Notes: John comments that the Griffin library probably has the Necronomicon. There is a brewery called Shoggoth’s Old and Very Peculiar. This is a reference to the Cthulhu Mythos and Neil Gaiman’s Shoggoth’s Old Peculiar. There is a mobster named Kid Cthulhu. There is a very drunk Dracula who has been driven out of his castle by the Communists and has to pay alimony to his brides. This might be a reference to Love at First Bite. Whether it is or not, I would propose this to be another soul clone. There is a reference to Godzilla, though not by name. In a bit of a parody, he is treated as a has-been monster. There is a drug called Martian Red Weed, a reference to War of the Worlds. One place that John visits in his investigation is guarded by combat magician Gravel. John mentions that since the war, a lot of the Nightside restaurants are serving Soylent Green. (Soylent Green is people.) There are some Morlocks at the Strangefellows bar. These are the creatures who exist in the far future in H.G. Wells’ Time Machine. There have been different origins for the Morlocks in the Horror Universe. The initial idea was that they were an evolutionary offshoot of humanity. Other stories have tied them to the Mi-Go of Lovecraft’s Mythos or the descendants of Moreau’s experiments. Whatever the case, these Morlocks are probably from the future, as the Nightside exists outside time and space. John remarks that if Philip Marlowe had had this case, he would have quit and become a plumber. Old Father Time is mentioned. He is a character from Shadows Fall. Also appearing are Bruin Bear and Sea Goat. They are characters from Shadows Fall as well. Their realm is a place where imaginary characters exist, and even real people reside there if they become legends. In many ways, this is similar to Imaginationland from South Park or the Land of Fiction seen in Hellblazer. They may be the same place. It may be that the animated beings brought to life such as the Looney Tunes characters may actually be pulled from this realm. Another character remarks that Griffin’s wife would buy the Maltese Falcon just so that nobody else could have it. A Delorean is spotted, “still spitting discharging tachyons”. Clearly this is the same time machine from Back to the Future. Two elves from A Midsummer’s Night Dream appear. One attendee at a party is Lady Orlando, whose description matches that of Orlando from League of Extraordinary Gentlemen.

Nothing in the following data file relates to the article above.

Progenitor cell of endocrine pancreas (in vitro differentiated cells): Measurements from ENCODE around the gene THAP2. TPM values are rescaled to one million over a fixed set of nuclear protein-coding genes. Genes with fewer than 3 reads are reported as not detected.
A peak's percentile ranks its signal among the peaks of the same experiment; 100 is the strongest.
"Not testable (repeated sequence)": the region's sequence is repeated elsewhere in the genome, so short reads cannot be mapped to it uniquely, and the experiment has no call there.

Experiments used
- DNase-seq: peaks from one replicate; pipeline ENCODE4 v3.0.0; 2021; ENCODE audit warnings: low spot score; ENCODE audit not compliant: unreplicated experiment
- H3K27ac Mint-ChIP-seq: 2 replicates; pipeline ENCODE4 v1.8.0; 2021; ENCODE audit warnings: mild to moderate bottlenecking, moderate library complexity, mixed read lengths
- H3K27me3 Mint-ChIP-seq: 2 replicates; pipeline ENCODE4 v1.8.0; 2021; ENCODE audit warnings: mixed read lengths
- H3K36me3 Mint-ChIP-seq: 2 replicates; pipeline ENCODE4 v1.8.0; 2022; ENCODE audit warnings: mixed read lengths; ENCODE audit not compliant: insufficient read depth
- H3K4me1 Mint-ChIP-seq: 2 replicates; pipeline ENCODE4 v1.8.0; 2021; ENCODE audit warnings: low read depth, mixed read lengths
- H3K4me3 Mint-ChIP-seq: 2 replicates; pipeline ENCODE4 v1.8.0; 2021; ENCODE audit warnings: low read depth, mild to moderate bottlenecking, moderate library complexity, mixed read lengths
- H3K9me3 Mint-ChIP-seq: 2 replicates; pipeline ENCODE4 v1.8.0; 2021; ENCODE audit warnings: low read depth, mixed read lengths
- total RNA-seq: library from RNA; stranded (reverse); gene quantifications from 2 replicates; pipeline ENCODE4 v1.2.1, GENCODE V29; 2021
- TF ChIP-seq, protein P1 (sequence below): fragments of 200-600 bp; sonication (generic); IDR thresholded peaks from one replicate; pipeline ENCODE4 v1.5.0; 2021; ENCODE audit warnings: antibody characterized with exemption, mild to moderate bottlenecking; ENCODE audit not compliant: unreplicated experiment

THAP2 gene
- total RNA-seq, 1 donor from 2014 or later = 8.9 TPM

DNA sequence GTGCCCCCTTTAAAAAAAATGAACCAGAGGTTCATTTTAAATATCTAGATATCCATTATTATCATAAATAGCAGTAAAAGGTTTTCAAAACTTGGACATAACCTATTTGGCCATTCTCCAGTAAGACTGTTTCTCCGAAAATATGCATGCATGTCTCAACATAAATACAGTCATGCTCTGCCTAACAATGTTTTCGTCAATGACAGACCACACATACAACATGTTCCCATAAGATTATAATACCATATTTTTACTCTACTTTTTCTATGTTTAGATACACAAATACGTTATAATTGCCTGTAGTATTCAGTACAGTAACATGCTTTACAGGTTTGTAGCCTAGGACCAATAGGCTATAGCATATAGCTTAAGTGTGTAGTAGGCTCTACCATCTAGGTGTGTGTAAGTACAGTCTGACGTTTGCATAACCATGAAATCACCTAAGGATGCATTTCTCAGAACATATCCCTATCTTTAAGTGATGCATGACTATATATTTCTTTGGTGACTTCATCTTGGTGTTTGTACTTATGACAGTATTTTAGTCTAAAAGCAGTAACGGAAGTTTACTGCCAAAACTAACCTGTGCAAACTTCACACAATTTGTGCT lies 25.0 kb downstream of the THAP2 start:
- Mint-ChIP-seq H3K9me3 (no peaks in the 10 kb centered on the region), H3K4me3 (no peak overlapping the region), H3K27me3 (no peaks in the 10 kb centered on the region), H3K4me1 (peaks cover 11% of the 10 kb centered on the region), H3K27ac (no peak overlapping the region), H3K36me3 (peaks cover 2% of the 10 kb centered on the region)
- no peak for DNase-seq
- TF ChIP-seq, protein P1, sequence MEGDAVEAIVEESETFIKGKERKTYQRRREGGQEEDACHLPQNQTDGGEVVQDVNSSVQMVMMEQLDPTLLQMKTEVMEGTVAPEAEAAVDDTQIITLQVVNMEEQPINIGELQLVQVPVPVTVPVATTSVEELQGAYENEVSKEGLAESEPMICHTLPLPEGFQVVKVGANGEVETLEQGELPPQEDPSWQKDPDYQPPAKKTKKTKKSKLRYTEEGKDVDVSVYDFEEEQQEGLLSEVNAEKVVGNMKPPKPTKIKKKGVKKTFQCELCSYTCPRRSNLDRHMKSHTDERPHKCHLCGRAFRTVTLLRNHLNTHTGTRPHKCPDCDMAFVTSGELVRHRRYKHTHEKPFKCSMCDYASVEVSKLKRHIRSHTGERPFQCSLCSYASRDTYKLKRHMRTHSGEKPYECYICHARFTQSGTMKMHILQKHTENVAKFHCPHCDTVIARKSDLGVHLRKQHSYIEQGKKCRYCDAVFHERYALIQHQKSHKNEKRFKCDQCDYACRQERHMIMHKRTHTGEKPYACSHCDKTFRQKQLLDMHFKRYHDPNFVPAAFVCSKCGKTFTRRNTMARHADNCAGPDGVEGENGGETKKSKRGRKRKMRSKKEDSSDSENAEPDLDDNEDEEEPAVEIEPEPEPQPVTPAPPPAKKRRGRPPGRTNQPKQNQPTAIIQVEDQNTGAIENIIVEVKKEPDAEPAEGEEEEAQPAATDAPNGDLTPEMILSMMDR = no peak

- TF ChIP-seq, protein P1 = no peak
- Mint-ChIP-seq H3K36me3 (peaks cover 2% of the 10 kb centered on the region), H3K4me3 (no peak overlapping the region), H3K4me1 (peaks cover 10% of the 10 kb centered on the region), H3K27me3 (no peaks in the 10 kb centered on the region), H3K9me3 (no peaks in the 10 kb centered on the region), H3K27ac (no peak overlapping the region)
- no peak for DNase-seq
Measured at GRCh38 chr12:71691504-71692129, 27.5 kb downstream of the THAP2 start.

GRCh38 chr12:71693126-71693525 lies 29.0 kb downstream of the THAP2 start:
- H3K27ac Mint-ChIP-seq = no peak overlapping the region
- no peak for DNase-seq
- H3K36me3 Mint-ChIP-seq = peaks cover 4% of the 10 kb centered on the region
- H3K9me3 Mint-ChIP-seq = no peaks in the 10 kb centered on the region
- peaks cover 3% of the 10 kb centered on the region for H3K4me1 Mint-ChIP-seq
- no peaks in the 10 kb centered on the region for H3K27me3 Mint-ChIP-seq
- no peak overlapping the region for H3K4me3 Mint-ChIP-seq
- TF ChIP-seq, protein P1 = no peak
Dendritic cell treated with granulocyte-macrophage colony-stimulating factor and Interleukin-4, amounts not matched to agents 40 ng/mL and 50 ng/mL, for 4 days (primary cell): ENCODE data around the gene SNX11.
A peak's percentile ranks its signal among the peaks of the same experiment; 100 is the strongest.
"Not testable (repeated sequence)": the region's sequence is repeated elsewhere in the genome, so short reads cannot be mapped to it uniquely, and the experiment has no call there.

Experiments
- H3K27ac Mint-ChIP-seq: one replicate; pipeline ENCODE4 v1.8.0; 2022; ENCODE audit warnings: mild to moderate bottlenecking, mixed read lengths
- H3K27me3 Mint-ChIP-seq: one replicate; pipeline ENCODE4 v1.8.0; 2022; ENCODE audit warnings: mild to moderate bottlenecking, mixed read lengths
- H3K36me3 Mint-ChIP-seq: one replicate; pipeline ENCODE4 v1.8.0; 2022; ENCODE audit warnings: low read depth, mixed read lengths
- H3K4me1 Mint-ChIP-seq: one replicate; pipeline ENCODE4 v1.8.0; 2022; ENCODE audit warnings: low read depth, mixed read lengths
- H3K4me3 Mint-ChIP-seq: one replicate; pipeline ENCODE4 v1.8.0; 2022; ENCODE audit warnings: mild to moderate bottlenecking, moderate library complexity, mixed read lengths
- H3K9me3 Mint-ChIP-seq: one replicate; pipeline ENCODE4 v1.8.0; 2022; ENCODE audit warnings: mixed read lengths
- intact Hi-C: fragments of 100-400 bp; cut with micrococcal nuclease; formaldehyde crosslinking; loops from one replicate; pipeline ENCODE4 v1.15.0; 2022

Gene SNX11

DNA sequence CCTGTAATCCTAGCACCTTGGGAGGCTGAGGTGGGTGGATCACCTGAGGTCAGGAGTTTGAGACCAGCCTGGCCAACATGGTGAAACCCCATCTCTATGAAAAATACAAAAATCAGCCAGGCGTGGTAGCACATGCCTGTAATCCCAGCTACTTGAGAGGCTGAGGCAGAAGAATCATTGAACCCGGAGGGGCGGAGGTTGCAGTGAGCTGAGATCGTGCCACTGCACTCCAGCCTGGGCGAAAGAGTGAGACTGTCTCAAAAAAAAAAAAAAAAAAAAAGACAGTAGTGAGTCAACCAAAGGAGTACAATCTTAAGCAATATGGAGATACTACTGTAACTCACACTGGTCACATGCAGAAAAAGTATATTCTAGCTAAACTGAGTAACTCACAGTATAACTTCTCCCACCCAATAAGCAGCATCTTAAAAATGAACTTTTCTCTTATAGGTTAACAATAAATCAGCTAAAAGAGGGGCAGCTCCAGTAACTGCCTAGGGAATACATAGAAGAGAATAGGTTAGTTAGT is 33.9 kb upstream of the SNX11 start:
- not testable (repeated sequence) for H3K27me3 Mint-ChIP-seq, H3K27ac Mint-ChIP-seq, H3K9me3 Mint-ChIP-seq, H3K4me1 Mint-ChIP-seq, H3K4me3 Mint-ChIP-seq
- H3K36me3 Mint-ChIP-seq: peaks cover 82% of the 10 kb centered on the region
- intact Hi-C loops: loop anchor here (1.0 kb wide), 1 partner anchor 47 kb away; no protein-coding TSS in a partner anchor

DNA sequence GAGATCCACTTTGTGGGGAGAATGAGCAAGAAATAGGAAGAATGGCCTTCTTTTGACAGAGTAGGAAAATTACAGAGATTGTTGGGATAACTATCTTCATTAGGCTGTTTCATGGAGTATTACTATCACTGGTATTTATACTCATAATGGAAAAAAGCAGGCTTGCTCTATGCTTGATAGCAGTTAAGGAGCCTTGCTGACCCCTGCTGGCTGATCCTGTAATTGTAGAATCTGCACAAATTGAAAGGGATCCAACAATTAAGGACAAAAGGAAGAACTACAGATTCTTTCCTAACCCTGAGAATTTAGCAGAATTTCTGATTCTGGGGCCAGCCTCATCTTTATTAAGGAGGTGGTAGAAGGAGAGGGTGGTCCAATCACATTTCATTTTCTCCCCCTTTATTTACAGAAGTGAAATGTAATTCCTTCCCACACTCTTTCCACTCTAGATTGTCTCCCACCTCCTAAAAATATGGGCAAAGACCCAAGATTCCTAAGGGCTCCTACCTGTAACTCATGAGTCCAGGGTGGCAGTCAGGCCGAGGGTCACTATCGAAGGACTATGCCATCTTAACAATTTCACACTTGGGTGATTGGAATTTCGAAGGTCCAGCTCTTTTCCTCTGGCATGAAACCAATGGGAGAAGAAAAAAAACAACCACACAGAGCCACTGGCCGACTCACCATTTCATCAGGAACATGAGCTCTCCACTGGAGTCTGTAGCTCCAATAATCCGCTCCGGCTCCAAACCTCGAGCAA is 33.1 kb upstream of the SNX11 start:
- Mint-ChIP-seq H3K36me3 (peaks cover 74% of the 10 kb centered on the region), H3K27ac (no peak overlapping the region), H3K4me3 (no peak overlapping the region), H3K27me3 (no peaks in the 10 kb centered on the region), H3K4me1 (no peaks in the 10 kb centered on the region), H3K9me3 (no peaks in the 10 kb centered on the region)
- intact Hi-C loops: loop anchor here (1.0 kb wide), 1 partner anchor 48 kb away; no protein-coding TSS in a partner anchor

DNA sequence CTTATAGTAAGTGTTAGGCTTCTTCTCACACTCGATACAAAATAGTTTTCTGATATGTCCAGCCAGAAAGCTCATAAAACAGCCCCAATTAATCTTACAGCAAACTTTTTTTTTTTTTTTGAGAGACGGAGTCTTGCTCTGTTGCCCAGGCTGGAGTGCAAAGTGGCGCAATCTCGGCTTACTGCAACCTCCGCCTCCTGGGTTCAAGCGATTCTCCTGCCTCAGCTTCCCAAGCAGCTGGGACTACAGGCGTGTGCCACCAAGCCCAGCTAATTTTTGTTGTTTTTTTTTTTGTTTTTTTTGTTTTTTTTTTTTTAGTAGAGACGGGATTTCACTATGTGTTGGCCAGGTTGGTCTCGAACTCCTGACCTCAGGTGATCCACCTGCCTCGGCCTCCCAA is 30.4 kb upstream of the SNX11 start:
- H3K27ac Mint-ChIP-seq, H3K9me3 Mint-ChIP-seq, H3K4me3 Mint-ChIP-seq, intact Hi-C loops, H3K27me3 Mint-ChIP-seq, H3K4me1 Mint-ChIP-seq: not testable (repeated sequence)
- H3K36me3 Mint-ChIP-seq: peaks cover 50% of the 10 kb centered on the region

Release Date: December 2, 2009 (Contemporary Setting)